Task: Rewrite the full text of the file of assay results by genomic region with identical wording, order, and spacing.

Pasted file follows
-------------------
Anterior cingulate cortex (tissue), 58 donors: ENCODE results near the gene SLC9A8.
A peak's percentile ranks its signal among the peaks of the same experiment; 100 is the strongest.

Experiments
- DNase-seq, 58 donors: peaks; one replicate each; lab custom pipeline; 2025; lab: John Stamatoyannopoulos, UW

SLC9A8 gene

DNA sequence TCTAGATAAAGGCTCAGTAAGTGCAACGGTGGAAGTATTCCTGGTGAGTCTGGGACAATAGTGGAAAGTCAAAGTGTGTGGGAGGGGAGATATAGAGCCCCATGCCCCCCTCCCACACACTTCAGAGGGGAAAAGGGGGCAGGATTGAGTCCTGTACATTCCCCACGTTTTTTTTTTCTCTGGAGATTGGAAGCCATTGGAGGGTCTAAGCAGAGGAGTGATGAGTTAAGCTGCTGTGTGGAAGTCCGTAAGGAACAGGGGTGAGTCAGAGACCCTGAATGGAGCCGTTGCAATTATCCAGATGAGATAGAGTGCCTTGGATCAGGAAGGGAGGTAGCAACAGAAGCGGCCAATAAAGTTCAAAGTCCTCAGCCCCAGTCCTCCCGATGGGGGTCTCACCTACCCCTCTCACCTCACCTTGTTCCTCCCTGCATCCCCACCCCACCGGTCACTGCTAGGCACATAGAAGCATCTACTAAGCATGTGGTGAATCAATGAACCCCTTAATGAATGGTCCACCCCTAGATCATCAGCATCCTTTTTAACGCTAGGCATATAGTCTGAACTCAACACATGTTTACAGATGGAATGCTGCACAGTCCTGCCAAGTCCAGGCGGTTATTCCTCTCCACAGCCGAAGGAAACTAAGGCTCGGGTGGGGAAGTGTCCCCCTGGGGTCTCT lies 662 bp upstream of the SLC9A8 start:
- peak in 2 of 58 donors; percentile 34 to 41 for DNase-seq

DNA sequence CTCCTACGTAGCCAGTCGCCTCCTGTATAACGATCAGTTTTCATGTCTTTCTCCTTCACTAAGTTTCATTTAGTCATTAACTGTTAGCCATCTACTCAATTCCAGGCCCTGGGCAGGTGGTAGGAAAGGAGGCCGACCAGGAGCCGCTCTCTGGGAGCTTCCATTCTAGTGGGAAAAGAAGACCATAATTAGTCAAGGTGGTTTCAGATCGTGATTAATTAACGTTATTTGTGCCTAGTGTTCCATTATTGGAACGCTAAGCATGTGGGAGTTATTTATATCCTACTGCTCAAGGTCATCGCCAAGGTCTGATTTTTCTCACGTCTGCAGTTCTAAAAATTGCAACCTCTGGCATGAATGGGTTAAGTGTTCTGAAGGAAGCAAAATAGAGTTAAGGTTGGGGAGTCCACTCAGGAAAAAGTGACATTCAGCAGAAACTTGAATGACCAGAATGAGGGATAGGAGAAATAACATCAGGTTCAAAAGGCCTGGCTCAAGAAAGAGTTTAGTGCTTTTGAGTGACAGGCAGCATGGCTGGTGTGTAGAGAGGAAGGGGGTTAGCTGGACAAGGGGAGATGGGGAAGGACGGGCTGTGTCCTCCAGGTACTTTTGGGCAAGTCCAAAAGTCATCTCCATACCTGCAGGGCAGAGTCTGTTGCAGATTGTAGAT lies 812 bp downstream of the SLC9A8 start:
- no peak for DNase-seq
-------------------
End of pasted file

Anterior cingulate cortex (tissue), 58 donors: ENCODE results near the gene SLC9A8.
A peak's percentile ranks its signal among the peaks of the same experiment; 100 is the strongest.

Experiments
- DNase-seq, 58 donors: peaks; one replicate each; lab custom pipeline; 2025; lab: John Stamatoyannopoulos, UW

SLC9A8 gene

DNA sequence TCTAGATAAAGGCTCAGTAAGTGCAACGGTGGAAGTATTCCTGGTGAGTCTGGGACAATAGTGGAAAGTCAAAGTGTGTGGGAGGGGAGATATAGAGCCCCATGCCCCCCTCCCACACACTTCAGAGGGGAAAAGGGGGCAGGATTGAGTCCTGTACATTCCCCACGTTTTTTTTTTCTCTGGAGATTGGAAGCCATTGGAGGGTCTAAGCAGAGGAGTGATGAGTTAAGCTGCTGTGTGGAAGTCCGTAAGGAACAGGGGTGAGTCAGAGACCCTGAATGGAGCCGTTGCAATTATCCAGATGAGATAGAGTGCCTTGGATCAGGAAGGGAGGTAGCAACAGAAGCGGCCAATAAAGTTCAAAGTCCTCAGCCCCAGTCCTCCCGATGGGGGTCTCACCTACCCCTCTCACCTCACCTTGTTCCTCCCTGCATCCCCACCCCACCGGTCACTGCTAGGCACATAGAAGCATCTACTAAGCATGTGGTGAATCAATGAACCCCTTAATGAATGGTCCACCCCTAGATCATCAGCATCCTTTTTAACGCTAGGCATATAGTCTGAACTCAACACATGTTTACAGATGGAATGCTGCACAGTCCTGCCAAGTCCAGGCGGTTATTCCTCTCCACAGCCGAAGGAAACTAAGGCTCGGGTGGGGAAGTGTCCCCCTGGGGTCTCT lies 662 bp upstream of the SLC9A8 start:
- peak in 2 of 58 donors; percentile 34 to 41 for DNase-seq

DNA sequence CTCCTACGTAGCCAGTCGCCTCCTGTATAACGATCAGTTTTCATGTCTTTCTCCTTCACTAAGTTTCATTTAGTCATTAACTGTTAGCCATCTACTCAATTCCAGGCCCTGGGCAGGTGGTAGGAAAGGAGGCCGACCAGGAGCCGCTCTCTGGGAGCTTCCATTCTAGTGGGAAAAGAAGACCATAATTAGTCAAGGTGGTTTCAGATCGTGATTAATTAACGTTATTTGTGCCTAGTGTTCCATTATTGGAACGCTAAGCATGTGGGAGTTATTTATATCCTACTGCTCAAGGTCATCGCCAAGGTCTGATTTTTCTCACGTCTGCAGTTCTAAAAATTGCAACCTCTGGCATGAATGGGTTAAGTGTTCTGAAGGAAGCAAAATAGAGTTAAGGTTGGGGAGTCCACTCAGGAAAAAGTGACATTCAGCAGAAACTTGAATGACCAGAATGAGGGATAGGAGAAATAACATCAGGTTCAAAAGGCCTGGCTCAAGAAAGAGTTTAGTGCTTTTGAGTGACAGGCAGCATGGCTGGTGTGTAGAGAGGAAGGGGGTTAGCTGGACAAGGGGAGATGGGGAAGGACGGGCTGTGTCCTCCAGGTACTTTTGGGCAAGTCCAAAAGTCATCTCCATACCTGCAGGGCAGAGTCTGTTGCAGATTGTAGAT lies 812 bp downstream of the SLC9A8 start:
- no peak for DNase-seq